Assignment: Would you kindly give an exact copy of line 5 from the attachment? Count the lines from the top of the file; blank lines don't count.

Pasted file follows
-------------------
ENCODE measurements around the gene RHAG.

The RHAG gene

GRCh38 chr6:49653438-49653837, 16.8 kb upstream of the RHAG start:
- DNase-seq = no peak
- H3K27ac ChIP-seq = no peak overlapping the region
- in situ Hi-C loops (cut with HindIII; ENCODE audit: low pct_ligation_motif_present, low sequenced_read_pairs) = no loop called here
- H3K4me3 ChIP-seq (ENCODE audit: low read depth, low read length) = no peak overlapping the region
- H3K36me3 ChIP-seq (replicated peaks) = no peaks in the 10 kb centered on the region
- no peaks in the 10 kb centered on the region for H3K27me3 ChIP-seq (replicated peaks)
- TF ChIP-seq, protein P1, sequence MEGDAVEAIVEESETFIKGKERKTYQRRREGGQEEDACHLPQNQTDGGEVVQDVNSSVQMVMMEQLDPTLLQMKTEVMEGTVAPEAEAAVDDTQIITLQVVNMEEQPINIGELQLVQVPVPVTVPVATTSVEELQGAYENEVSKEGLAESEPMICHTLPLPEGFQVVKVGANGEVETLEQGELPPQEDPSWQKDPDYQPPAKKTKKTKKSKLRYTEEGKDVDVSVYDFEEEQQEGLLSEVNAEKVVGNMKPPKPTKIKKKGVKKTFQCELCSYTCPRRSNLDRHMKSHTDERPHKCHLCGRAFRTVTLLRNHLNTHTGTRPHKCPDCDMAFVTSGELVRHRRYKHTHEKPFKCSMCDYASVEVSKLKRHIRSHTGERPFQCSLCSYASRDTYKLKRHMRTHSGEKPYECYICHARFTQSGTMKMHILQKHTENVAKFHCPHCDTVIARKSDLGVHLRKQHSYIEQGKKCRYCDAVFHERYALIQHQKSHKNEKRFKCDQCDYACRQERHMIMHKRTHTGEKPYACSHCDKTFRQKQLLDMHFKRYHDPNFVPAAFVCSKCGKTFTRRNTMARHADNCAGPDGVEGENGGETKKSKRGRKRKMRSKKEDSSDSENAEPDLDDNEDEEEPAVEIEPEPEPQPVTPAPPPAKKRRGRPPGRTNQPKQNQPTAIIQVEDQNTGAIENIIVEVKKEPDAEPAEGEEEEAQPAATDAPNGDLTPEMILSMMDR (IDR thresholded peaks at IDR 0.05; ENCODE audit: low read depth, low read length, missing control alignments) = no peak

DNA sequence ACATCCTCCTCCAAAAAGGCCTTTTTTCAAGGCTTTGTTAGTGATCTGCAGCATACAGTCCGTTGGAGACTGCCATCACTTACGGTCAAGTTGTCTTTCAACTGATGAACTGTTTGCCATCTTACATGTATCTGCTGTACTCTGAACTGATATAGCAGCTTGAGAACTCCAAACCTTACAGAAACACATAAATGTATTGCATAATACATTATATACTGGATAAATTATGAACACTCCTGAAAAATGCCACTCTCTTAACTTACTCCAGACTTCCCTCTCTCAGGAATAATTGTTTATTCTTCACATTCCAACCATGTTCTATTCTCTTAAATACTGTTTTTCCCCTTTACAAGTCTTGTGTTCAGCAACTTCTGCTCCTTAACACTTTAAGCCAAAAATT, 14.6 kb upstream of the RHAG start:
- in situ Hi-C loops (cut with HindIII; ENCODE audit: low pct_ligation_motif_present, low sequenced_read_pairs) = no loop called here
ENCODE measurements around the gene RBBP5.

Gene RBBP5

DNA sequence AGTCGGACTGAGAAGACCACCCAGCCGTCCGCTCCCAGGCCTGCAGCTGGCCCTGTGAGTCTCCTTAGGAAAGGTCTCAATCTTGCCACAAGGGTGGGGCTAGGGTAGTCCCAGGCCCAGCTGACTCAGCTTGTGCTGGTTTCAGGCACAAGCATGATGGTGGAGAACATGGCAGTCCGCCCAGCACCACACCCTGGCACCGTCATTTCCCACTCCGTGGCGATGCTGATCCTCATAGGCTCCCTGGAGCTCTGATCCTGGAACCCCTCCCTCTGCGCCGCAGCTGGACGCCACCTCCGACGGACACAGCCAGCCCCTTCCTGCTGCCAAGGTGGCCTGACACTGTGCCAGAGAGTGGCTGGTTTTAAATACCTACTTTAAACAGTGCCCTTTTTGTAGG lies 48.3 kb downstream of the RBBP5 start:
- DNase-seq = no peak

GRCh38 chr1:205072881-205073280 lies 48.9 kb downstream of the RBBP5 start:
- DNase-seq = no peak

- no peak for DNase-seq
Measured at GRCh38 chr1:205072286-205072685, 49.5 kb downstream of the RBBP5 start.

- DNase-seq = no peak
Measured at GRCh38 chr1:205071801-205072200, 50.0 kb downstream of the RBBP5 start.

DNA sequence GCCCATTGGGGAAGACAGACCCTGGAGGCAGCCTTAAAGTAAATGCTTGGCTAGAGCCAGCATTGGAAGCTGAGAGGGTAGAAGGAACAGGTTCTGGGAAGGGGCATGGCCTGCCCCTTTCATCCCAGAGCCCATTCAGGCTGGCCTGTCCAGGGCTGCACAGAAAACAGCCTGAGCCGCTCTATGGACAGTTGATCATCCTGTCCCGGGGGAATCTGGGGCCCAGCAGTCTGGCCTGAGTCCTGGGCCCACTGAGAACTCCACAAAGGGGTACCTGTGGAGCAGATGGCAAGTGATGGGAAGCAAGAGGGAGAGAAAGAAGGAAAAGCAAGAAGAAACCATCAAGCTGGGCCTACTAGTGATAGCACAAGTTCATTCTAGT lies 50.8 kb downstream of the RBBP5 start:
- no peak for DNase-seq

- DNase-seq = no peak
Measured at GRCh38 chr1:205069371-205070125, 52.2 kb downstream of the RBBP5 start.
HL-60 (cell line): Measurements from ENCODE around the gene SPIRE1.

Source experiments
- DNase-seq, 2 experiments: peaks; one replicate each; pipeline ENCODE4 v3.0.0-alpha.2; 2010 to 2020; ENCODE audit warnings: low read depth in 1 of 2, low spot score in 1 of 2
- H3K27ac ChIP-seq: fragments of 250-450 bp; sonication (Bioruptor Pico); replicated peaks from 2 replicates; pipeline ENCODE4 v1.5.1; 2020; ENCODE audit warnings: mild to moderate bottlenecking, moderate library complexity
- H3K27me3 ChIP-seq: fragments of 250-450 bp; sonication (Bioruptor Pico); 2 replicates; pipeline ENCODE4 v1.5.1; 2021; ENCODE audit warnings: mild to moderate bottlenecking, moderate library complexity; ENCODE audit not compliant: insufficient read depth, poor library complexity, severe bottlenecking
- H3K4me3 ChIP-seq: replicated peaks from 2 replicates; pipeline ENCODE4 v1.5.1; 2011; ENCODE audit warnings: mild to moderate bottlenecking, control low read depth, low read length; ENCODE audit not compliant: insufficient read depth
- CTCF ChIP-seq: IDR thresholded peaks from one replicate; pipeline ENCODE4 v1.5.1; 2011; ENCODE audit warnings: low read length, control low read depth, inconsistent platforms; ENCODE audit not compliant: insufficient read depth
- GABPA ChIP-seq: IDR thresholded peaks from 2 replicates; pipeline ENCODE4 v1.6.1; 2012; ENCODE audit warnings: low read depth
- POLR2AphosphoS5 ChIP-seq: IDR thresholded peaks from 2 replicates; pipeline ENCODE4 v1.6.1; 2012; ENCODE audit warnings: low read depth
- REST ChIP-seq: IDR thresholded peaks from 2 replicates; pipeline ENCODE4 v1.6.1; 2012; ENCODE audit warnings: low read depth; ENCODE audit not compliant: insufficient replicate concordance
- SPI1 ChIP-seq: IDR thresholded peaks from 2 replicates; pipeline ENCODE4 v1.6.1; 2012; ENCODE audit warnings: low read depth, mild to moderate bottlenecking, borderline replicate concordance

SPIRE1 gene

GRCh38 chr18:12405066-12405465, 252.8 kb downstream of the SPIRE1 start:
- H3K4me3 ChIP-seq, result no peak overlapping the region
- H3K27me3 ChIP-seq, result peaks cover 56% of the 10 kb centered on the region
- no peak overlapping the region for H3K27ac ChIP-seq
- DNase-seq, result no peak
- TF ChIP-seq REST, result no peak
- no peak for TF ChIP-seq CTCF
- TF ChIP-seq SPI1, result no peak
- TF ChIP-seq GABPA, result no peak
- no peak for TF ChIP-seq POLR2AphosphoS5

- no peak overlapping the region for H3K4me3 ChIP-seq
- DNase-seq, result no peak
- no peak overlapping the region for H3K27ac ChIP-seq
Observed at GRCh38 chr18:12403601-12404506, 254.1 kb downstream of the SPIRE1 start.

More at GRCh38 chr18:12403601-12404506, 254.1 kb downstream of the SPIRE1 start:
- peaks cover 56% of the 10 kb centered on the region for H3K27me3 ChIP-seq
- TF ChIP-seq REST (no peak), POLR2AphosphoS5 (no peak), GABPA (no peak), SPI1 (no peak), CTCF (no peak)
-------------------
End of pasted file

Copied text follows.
- H3K27ac ChIP-seq = no peak overlapping the region